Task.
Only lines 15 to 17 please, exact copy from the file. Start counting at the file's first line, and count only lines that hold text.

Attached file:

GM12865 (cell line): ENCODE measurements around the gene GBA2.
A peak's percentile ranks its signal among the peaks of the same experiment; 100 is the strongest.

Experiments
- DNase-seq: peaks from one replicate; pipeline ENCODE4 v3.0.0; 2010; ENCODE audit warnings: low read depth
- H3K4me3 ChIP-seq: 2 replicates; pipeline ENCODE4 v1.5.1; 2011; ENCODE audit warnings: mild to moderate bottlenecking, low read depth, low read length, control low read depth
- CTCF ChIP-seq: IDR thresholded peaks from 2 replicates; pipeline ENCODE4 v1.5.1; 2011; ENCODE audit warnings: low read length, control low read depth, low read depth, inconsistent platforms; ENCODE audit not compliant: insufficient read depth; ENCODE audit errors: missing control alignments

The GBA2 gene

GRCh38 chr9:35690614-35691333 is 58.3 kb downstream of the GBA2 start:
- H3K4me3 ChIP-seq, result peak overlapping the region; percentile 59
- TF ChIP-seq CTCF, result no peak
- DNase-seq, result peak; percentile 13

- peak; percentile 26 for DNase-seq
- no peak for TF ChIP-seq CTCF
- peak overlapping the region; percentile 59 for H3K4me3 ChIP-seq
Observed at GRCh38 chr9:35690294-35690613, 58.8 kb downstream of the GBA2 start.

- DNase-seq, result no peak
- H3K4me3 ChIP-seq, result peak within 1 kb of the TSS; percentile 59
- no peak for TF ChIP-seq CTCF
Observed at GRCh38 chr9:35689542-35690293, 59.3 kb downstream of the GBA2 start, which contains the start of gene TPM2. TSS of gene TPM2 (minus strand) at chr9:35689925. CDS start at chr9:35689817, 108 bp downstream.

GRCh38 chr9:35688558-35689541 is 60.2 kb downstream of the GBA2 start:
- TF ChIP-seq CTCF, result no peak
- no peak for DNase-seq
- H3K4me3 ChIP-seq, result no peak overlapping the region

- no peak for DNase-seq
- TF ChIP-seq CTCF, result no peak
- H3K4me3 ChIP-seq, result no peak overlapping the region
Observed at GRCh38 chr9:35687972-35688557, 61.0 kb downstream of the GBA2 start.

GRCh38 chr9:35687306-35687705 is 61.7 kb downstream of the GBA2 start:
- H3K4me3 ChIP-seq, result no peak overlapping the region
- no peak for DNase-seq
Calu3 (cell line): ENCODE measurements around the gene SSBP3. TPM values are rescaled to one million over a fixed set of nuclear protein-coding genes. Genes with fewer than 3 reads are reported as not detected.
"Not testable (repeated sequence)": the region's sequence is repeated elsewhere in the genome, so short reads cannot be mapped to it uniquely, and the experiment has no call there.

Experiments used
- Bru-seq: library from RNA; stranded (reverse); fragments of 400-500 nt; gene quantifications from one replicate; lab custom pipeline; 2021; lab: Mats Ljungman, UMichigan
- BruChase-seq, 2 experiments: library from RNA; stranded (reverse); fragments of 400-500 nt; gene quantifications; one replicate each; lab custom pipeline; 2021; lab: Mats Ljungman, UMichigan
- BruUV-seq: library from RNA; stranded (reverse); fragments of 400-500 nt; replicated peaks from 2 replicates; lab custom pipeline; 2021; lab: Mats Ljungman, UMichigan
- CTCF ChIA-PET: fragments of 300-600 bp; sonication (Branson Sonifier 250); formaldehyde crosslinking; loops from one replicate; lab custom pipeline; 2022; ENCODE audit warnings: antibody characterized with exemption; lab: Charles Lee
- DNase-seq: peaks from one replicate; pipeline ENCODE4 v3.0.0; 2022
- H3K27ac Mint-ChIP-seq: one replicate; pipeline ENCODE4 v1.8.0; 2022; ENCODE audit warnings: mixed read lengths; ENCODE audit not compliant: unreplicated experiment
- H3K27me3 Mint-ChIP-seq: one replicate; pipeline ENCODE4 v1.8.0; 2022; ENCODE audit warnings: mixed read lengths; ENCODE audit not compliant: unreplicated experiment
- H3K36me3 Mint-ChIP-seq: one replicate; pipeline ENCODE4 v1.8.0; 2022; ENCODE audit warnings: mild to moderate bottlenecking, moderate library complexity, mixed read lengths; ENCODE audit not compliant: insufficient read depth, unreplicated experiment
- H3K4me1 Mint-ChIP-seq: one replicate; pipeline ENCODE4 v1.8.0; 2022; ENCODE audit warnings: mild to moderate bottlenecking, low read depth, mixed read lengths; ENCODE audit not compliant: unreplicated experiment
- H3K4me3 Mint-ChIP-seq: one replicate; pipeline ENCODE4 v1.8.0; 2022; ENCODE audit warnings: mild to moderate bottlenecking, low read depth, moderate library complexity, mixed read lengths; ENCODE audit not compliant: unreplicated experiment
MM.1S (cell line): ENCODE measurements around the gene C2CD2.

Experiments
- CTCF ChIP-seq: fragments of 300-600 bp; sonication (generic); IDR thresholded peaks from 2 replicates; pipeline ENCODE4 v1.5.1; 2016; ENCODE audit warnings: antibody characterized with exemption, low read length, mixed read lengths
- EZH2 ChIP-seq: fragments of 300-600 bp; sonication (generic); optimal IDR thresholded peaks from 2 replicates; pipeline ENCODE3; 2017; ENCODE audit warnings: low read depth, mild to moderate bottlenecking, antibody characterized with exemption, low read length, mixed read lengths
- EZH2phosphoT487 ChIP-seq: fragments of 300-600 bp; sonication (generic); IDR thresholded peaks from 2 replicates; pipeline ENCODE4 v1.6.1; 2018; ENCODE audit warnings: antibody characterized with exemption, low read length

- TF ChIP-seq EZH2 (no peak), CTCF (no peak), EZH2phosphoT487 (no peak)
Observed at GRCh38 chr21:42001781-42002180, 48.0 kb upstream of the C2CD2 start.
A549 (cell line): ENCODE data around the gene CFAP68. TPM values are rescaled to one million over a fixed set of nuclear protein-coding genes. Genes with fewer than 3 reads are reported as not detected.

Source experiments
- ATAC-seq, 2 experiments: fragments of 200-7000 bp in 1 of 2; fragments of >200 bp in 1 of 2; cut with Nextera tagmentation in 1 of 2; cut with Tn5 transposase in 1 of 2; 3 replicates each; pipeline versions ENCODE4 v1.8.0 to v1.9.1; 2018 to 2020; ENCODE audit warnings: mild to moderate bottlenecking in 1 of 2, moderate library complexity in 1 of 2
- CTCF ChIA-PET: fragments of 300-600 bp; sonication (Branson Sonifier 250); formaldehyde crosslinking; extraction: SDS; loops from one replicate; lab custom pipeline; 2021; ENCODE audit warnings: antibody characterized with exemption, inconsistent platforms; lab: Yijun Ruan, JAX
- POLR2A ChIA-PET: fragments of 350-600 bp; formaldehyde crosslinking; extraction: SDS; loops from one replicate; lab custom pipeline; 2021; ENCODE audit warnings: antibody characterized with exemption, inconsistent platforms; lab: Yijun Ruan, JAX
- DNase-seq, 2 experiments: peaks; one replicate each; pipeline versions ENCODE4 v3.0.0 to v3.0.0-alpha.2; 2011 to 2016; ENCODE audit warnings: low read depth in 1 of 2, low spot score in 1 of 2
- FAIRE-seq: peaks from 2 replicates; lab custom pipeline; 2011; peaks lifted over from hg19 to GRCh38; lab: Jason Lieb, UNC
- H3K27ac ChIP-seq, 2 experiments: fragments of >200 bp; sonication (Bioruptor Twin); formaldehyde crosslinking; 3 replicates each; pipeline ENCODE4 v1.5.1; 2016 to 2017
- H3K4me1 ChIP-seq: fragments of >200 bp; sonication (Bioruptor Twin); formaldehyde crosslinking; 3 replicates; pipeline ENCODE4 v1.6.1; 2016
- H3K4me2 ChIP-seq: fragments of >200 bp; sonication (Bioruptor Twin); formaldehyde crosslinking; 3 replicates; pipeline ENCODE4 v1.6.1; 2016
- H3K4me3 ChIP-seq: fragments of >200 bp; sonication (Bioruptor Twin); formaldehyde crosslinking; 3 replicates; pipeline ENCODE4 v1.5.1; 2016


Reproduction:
Observed at GRCh38 chr9:35690294-35690613, 58.8 kb downstream of the GBA2 start.

- DNase-seq, result no peak
- H3K4me3 ChIP-seq, result peak within 1 kb of the TSS; percentile 59